Many approaches in different systems have been undertaken to better understand the mechanisms that enable cells to survive a lack of oxygen. Among eukaryotic model organisms, the growth of yeasts under depressed oxygen levels has been of great interest historically, in large part due to the role of yeasts in the baking and brewing industries (6). Although budding yeast is a facultative anaerobe, continuous culturing under anaerobic conditions requires the addition of sterols (1) and unsaturated fatty acids (2) in the medium (since molecular oxygen is required to synthesize these compounds), as well as the activation of biochemical pathways to bypass those that require molecular oxygen (54). This highlights the importance of oxygen even for organisms classified as facultatively anaerobic.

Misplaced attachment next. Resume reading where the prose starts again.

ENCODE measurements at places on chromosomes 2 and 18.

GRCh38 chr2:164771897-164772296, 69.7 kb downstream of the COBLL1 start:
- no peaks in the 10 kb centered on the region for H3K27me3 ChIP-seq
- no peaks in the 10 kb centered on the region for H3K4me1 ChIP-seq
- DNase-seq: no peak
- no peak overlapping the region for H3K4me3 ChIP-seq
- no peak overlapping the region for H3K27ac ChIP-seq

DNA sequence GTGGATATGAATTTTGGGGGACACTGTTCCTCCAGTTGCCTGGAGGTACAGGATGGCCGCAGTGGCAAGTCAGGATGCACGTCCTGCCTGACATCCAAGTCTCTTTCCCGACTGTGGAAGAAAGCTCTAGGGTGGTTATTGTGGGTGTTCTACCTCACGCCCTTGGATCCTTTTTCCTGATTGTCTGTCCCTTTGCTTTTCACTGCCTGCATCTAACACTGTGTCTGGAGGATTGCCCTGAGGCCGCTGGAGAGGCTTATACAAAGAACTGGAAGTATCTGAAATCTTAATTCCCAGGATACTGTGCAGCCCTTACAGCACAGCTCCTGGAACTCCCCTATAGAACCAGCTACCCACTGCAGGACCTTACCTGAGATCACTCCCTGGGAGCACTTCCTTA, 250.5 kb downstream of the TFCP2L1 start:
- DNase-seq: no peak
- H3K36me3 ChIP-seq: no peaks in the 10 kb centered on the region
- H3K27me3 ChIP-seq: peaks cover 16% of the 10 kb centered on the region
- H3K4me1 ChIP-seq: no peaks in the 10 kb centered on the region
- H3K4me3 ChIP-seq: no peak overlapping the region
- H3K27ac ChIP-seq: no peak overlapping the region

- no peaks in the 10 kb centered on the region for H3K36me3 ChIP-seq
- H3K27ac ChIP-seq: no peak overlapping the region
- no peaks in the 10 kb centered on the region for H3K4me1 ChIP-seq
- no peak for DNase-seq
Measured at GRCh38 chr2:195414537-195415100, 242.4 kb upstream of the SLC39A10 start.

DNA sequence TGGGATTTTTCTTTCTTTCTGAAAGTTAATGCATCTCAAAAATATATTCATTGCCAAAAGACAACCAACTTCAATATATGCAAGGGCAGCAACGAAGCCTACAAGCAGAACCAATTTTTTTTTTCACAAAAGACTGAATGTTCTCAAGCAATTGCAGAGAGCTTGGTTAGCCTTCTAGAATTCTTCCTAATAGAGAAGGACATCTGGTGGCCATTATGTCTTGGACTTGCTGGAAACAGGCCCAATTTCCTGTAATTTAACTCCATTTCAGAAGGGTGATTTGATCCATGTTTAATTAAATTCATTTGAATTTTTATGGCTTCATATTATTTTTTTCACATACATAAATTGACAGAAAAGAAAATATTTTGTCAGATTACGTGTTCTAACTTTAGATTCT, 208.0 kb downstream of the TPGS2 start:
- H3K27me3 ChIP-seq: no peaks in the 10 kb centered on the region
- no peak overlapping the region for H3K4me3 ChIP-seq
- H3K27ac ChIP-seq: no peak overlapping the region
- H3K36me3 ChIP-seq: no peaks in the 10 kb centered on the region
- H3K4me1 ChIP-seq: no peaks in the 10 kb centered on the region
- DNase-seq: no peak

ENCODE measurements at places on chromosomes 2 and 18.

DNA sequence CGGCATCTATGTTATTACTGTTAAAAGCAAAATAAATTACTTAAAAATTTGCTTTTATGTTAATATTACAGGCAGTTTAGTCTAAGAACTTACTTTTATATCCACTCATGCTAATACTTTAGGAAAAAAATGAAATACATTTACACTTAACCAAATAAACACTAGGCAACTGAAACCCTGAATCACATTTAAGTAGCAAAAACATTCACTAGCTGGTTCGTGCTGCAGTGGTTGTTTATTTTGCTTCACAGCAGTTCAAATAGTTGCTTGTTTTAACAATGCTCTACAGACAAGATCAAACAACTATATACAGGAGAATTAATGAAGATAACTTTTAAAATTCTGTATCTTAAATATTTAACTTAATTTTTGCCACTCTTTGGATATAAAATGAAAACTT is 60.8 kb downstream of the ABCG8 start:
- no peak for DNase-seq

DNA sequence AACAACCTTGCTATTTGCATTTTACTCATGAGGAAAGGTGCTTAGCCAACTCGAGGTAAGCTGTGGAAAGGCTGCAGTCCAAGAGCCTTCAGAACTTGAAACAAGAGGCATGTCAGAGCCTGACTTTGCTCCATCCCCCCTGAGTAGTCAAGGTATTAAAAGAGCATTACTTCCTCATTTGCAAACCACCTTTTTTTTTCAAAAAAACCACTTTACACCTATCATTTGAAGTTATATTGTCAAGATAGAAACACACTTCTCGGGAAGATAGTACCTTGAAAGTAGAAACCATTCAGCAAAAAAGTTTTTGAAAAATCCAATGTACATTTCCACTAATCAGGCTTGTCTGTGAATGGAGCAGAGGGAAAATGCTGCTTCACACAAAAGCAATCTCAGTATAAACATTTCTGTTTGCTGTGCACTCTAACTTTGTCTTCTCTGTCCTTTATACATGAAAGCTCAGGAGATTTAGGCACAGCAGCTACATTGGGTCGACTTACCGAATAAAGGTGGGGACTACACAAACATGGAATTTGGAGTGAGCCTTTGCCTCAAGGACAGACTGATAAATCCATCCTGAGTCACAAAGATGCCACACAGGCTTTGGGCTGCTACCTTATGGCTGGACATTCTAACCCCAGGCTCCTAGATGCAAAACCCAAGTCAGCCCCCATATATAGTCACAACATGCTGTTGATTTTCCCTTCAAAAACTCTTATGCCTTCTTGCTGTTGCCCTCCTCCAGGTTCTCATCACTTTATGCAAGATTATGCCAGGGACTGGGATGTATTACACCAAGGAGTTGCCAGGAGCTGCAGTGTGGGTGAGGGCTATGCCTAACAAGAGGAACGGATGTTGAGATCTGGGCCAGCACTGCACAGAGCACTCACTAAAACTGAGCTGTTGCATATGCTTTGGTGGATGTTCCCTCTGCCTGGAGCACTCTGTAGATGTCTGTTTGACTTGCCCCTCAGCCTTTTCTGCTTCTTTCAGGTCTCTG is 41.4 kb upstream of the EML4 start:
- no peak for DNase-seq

The response of many metazoan species to decreased oxygen also has been extensively studied. These include many popular model organisms, such as nematodes (53), fruit flies (20), zebrafish (26), and mice (51). In addition, much work has been done on less well-studied systems, including brine shrimp (21), turtles (55), carp (15), sharks (37), and dogs (47). These organisms all appear to manifest physiological and behavioral changes that are consistent with a decrease in metabolism when exposed to lower-than-normal oxygen concentrations. From this veritable menagerie, it is clear that many species have evolved mechanisms to cope with a lack of oxygen at various levels of severity.